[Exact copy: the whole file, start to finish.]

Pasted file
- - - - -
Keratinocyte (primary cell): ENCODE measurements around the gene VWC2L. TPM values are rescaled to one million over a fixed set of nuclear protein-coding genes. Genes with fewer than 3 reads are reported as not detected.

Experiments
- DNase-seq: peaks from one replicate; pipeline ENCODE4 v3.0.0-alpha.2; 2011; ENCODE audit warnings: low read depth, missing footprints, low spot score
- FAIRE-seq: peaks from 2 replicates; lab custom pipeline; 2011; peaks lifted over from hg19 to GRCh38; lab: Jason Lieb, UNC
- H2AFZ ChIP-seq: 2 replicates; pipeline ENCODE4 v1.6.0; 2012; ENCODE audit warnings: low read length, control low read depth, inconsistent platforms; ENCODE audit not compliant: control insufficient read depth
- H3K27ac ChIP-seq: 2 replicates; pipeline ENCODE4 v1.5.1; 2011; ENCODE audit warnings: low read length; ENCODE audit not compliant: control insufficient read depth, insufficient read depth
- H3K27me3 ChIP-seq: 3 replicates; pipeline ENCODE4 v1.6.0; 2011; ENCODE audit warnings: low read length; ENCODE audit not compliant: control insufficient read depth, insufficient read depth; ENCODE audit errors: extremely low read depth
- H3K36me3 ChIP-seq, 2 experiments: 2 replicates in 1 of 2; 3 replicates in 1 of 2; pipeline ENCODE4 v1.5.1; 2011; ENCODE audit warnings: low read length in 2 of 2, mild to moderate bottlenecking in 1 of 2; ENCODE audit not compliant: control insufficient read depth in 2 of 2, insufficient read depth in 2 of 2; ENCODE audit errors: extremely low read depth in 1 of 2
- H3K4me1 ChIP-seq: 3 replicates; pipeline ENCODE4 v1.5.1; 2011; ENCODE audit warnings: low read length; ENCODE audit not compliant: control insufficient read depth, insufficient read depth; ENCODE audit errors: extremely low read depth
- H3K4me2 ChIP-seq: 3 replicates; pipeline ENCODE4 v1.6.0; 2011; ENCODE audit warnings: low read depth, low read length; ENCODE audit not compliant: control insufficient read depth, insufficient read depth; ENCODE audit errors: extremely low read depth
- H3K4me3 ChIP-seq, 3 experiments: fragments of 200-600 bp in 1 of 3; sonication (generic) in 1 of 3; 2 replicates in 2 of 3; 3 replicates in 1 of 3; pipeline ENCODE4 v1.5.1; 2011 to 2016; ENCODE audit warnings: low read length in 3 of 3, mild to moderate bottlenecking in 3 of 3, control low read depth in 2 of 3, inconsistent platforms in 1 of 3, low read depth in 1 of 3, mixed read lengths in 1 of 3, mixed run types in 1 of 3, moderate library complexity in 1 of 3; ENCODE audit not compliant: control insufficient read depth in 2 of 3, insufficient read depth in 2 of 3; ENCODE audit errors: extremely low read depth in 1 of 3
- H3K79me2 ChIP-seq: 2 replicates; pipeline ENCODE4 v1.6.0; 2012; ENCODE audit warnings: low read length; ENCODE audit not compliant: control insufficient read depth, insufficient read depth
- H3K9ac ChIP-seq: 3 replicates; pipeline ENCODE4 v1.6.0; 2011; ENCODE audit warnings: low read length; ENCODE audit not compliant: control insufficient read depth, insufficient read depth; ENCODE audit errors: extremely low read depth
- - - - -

Keratinocyte (primary cell): ENCODE measurements around the gene VWC2L. TPM values are rescaled to one million over a fixed set of nuclear protein-coding genes. Genes with fewer than 3 reads are reported as not detected.

Experiments
- DNase-seq: peaks from one replicate; pipeline ENCODE4 v3.0.0-alpha.2; 2011; ENCODE audit warnings: low read depth, missing footprints, low spot score
- FAIRE-seq: peaks from 2 replicates; lab custom pipeline; 2011; peaks lifted over from hg19 to GRCh38; lab: Jason Lieb, UNC
- H2AFZ ChIP-seq: 2 replicates; pipeline ENCODE4 v1.6.0; 2012; ENCODE audit warnings: low read length, control low read depth, inconsistent platforms; ENCODE audit not compliant: control insufficient read depth
- H3K27ac ChIP-seq: 2 replicates; pipeline ENCODE4 v1.5.1; 2011; ENCODE audit warnings: low read length; ENCODE audit not compliant: control insufficient read depth, insufficient read depth
- H3K27me3 ChIP-seq: 3 replicates; pipeline ENCODE4 v1.6.0; 2011; ENCODE audit warnings: low read length; ENCODE audit not compliant: control insufficient read depth, insufficient read depth; ENCODE audit errors: extremely low read depth
- H3K36me3 ChIP-seq, 2 experiments: 2 replicates in 1 of 2; 3 replicates in 1 of 2; pipeline ENCODE4 v1.5.1; 2011; ENCODE audit warnings: low read length in 2 of 2, mild to moderate bottlenecking in 1 of 2; ENCODE audit not compliant: control insufficient read depth in 2 of 2, insufficient read depth in 2 of 2; ENCODE audit errors: extremely low read depth in 1 of 2
- H3K4me1 ChIP-seq: 3 replicates; pipeline ENCODE4 v1.5.1; 2011; ENCODE audit warnings: low read length; ENCODE audit not compliant: control insufficient read depth, insufficient read depth; ENCODE audit errors: extremely low read depth
- H3K4me2 ChIP-seq: 3 replicates; pipeline ENCODE4 v1.6.0; 2011; ENCODE audit warnings: low read depth, low read length; ENCODE audit not compliant: control insufficient read depth, insufficient read depth; ENCODE audit errors: extremely low read depth
- H3K4me3 ChIP-seq, 3 experiments: fragments of 200-600 bp in 1 of 3; sonication (generic) in 1 of 3; 2 replicates in 2 of 3; 3 replicates in 1 of 3; pipeline ENCODE4 v1.5.1; 2011 to 2016; ENCODE audit warnings: low read length in 3 of 3, mild to moderate bottlenecking in 3 of 3, control low read depth in 2 of 3, inconsistent platforms in 1 of 3, low read depth in 1 of 3, mixed read lengths in 1 of 3, mixed run types in 1 of 3, moderate library complexity in 1 of 3; ENCODE audit not compliant: control insufficient read depth in 2 of 3, insufficient read depth in 2 of 3; ENCODE audit errors: extremely low read depth in 1 of 3
- H3K79me2 ChIP-seq: 2 replicates; pipeline ENCODE4 v1.6.0; 2012; ENCODE audit warnings: low read length; ENCODE audit not compliant: control insufficient read depth, insufficient read depth
- H3K9ac ChIP-seq: 3 replicates; pipeline ENCODE4 v1.6.0; 2011; ENCODE audit warnings: low read length; ENCODE audit not compliant: control insufficient read depth, insufficient read depth; ENCODE audit errors: extremely low read depth